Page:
I often travelled the three hours to Saskatoon and stayed with her. Between bingo, card games, and jig-saw puzzles, we got to reminisce and fill in the gaps of our lives from years ago.
Besides the garden, Tony worked on improving the house — he built a cold storage area, finished the rest of the basement, installed shelving, and painted the bathroom. As on Lasqueti, he played and coached soccer. We both frequented the gym. I sat on the Library board, and began working towards a Certificate in Creative Writing at St. Peter’s College, near Humboldt, a two-hour drive from Nipawin. But, the transition from rural to town life was a shock to my system. I felt unnerved when people passed the house on the sidewalk, and at times, was startled by vehicle traffic along the street. The streetlights kept me awake at night. But I did like adjusting the thermostat instead of chopping wood and splitting kindling.
And yes, winter was a serious matter. For all Tony’s bravado, I did most of the snow-shovelling the first winter. I didn’t really mind the snow and the cold — but I minded that it lasted for so long. Once the lakes and rivers froze over, I missed seeing open water. I longed for the sight of the sea, the tide going in and out, the smell of the salt, the clouds resting on the mountains.
Mom said I just had to get used to it, like everybody else — easy for her to say, since the 90-plus winters of her life had never been spent anywhere else. Tony asked if she would like to go to Mexico for a couple of weeks, or Cuba. “What for?” she replied. “It’ll still be winter when we get back. I’m nice and warm right here.” And she would tuck her crocheted afghan tighter around her knees.
Tony and I settled into a routine of going back and forth to Saskatoon to stay with Mom, or to bring her back to Nipawin. In the city, with plenty of family and friends around, including my youngest brother, Roger, who took care of her affairs, she was never entirely on her own. Family gatherings abounded, at her place and theirs, with big-screen televisions blaring in every living room. Football and hockey prevailed. Beer flowed, wine glasses clinked, and platters of food made the rounds. We hadn’t owned a television on Lasqueti and didn’t want one now, but that left me out of the loop when this or that program was discussed. I didn’t really feel connected, and would often slink into the background with a book or magazine, just as I had done as a child.
My mind became restive, and a desire for knowledge nibbled the edges of my brain once again. I already had a History degree from the University of Waterloo, completed entirely by correspondence without ever leaving Lasqueti, and now I wanted a creative writing degree. Nipawin wasn’t the greatest place to be situated in terms of going to university, but then Lasqueti hadn’t been either. I looked for online creative writing courses and found some back on the west coast, at Vancouver Island University in Nanaimo. I realized that I could take online courses in the Fall and then spend January to April on campus, a prospect I relished, having never fully lived the student life my first time out. I applied and was accepted in 2013.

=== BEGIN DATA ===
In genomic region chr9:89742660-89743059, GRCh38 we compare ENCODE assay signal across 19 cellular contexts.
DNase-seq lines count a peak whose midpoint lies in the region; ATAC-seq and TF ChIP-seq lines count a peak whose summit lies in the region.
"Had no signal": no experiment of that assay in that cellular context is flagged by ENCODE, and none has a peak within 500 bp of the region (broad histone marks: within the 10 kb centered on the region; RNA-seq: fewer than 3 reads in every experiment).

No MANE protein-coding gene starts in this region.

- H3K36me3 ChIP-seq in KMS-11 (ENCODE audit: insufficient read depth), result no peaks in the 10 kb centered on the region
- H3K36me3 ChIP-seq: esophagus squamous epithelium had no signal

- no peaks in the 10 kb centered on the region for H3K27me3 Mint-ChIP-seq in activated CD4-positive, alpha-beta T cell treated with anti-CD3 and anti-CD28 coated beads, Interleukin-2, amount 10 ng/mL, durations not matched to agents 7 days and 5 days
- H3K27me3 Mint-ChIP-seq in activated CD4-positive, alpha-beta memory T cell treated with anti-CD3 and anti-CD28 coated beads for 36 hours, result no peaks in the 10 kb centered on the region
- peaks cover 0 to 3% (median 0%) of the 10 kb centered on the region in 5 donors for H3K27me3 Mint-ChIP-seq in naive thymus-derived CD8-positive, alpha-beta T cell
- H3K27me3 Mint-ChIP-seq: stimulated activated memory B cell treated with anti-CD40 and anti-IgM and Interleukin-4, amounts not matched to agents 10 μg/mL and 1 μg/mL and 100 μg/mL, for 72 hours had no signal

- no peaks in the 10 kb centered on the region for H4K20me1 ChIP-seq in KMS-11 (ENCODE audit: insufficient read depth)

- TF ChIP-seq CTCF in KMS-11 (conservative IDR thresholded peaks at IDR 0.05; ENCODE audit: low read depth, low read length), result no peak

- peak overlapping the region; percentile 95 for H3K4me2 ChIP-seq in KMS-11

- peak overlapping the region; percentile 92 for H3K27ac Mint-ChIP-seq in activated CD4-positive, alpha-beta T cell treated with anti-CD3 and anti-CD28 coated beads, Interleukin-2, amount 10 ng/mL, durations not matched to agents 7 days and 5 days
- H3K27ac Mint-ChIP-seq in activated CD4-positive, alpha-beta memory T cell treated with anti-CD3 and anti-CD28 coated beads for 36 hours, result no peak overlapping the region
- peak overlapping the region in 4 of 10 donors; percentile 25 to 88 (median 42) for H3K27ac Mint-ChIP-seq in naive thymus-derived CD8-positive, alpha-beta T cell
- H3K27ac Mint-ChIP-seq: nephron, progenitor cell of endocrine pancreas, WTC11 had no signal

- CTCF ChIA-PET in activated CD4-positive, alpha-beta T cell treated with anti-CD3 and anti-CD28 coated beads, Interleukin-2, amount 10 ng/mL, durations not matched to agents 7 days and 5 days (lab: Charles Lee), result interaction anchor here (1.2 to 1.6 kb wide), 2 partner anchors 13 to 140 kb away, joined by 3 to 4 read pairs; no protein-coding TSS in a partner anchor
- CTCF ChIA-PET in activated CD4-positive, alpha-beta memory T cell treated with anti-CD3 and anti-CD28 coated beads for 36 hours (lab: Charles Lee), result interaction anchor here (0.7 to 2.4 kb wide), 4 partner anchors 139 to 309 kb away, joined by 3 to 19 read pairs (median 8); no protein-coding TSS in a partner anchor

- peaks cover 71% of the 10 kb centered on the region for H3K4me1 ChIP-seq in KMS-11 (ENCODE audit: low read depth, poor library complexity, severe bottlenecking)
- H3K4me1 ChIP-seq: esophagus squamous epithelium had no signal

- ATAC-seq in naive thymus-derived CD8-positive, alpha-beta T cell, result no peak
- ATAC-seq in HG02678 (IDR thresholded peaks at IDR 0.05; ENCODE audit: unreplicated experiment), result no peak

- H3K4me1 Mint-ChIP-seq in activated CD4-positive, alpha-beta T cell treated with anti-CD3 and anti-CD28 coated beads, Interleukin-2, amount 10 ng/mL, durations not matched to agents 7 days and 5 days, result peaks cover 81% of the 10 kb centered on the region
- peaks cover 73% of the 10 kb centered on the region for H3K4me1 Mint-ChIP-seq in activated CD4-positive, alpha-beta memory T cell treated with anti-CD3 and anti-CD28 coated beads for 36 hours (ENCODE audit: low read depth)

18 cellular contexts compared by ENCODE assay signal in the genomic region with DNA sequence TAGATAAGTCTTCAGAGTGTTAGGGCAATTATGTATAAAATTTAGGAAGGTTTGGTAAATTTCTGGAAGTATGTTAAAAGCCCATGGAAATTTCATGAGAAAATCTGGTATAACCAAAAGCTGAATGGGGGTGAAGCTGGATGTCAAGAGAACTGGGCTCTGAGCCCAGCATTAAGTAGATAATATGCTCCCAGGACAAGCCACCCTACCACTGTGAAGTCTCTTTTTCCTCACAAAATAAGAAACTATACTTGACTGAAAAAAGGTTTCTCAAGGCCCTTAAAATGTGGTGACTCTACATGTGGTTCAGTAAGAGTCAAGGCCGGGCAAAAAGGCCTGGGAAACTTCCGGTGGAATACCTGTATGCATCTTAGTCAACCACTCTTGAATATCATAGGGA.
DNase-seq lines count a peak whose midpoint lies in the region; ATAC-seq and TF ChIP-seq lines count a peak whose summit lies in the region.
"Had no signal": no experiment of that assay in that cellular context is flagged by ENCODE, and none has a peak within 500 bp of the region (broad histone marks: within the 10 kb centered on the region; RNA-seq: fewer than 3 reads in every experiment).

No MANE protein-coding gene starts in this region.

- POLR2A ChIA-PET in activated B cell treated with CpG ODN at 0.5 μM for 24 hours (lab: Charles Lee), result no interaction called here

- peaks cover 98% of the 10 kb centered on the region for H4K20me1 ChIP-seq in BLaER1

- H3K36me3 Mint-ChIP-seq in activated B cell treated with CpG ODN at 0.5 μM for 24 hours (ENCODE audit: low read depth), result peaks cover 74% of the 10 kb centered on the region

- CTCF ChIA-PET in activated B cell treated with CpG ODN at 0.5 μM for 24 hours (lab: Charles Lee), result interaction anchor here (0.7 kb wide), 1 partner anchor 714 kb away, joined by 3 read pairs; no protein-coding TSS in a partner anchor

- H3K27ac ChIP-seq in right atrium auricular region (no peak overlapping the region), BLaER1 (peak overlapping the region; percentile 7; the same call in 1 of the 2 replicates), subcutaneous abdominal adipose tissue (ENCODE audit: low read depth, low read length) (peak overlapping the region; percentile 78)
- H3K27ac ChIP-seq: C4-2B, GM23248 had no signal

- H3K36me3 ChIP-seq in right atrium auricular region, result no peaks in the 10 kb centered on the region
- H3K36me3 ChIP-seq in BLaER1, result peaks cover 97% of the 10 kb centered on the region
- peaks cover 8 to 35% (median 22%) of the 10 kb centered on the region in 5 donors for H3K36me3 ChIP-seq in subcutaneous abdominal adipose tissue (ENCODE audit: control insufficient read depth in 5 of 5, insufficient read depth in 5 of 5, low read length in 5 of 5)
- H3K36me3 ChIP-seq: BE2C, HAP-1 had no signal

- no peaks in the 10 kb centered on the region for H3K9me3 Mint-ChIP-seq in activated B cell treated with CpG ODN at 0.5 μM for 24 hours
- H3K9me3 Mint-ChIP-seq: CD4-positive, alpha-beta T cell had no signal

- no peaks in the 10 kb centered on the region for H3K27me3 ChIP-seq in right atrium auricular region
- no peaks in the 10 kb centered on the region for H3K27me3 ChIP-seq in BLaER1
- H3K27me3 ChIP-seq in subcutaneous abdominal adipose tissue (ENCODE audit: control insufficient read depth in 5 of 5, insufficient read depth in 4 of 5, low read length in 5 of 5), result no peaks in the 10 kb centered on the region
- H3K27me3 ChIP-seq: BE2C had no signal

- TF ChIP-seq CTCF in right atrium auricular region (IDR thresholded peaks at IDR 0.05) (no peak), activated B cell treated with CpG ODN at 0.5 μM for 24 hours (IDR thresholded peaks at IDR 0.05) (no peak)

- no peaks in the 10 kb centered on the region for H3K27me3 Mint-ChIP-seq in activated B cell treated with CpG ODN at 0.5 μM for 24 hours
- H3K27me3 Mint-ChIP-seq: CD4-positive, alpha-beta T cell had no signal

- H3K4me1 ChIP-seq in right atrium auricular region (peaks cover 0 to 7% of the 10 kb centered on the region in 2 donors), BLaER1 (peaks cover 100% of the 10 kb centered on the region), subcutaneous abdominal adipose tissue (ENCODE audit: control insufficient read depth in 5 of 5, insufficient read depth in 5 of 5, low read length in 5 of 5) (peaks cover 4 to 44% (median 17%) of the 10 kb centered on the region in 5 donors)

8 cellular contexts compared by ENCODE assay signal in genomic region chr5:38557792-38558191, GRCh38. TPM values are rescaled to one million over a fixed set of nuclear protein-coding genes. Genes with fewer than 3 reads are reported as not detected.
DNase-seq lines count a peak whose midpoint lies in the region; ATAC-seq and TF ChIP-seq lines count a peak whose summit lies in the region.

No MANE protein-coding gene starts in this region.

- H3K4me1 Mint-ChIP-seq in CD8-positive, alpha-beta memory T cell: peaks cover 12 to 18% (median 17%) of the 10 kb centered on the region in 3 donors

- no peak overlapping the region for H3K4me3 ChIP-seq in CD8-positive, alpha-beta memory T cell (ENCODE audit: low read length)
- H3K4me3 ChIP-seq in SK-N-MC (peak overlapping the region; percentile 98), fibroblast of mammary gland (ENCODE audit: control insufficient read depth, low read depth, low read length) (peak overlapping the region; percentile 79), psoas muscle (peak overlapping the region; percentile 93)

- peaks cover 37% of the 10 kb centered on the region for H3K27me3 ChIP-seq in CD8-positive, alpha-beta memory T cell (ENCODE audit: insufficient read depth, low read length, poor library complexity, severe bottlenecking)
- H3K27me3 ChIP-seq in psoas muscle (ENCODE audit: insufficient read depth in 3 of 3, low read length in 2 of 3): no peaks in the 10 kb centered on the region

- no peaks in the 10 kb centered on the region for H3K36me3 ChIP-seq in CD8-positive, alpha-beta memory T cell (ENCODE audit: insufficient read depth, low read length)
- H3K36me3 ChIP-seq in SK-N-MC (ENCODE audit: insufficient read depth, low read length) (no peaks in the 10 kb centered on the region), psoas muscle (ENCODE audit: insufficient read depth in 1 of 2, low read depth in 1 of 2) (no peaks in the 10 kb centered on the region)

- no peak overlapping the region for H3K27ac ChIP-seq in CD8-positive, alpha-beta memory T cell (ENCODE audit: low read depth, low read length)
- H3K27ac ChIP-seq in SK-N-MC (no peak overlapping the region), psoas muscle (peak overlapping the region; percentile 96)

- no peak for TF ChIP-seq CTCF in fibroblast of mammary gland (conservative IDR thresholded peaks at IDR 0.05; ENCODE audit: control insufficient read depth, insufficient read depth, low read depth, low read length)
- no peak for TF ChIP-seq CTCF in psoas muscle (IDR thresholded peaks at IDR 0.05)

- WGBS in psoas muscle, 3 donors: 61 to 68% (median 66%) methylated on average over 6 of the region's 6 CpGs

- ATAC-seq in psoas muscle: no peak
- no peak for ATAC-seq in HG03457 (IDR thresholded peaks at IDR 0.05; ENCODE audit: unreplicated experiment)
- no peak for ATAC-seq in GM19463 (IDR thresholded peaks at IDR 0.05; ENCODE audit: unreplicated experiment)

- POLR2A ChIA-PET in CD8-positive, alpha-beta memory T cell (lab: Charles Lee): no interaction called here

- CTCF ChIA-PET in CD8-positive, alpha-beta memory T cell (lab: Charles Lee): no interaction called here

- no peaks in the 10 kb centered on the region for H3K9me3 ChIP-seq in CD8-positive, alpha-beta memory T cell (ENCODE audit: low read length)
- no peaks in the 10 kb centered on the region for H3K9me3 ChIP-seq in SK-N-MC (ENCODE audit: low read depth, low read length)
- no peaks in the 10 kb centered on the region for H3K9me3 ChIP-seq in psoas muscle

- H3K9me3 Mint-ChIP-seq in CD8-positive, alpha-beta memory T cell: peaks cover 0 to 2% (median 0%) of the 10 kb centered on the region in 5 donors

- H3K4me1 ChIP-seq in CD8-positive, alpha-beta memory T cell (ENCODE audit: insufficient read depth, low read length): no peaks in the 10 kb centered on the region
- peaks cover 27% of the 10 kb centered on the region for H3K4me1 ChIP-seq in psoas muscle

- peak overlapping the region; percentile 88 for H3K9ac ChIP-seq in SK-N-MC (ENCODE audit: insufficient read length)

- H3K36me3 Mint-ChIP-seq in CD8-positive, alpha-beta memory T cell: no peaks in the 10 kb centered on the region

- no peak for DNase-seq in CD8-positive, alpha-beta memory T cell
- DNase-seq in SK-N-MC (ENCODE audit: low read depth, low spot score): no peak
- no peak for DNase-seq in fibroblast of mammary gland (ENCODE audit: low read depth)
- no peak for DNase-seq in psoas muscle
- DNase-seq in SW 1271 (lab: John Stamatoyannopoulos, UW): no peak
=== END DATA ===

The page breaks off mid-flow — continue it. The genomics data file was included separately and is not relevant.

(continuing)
“I don’t see any sense in you going to university at your age,” Mom said. “And, no, I don’t want to go with you to spend part of the winter on the coast where it rains all the time.
“Come on,” she added, setting up the crib board, “I’ll beat you in another game.”
The back-door scrunched against fresh snow as I shoved it open. A gust of wind tore the handle from my hand. I stepped outside to grab it, lost my balance, and fell down the icy steps.
I had injured my back, and trips to Saskatoon became routine, along with X-rays, MRI, and injection therapy. Surgery was scheduled. Cancelled. Re-scheduled. Cancelled. The pain, like the winter, wore on and on and there were days I didn’t leave my bed. I suffered from a reaction to the prescribed drugs and had to be hospitalized. Discharged after a week, I waited in a morphine fog, as winter turned to spring and then into summer. I thought about death, my own death.
“I don’t want to die here,” I said to Tony one night as he helped me into bed.
“You’re not dying, at least not right now,” he replied.
“I know, but I could. I could die before Mom does, and I don’t want to die here, here in
It was Sunday, July 13, 2014, just after lunch, when I settled on top of my bed with a big blue exercise ball under my lower legs to facilitate the Z position. This gave maximum relief to my back, and I wanted to be comfortable when I phoned my mother for our weekly chat.
“What’s wrong,” I asked when she answered the phone.
“Where I pee.”
“Just spotting, more when I wipe.”
“Does anyone know about this?”
“Roger is coming to take me to the hospital. He’ll be here in half an hour.”
“You better get ready, Mom. I’ll phone Roger later.”
It was cancer, ovarian cancer. The prognosis wasn’t good, and Mom chose not to have any surgery or chemo.
I spent the last days of Mom’s life at her bedside in palliative care. Visitors streamed in and out. The window ledge, shelf, and side table overflowed with cards and flowers. Tony and my brothers took turns staying with her at night. Mom reminded me of The Little Engine That Could, from the children’s book she used to read to us, as she huffed and puffed herself through each day. She lost consciousness, but her right eye stayed partially open for a while, as if she was still keeping an eye on us as children — making sure we were safe, and not misbehaving.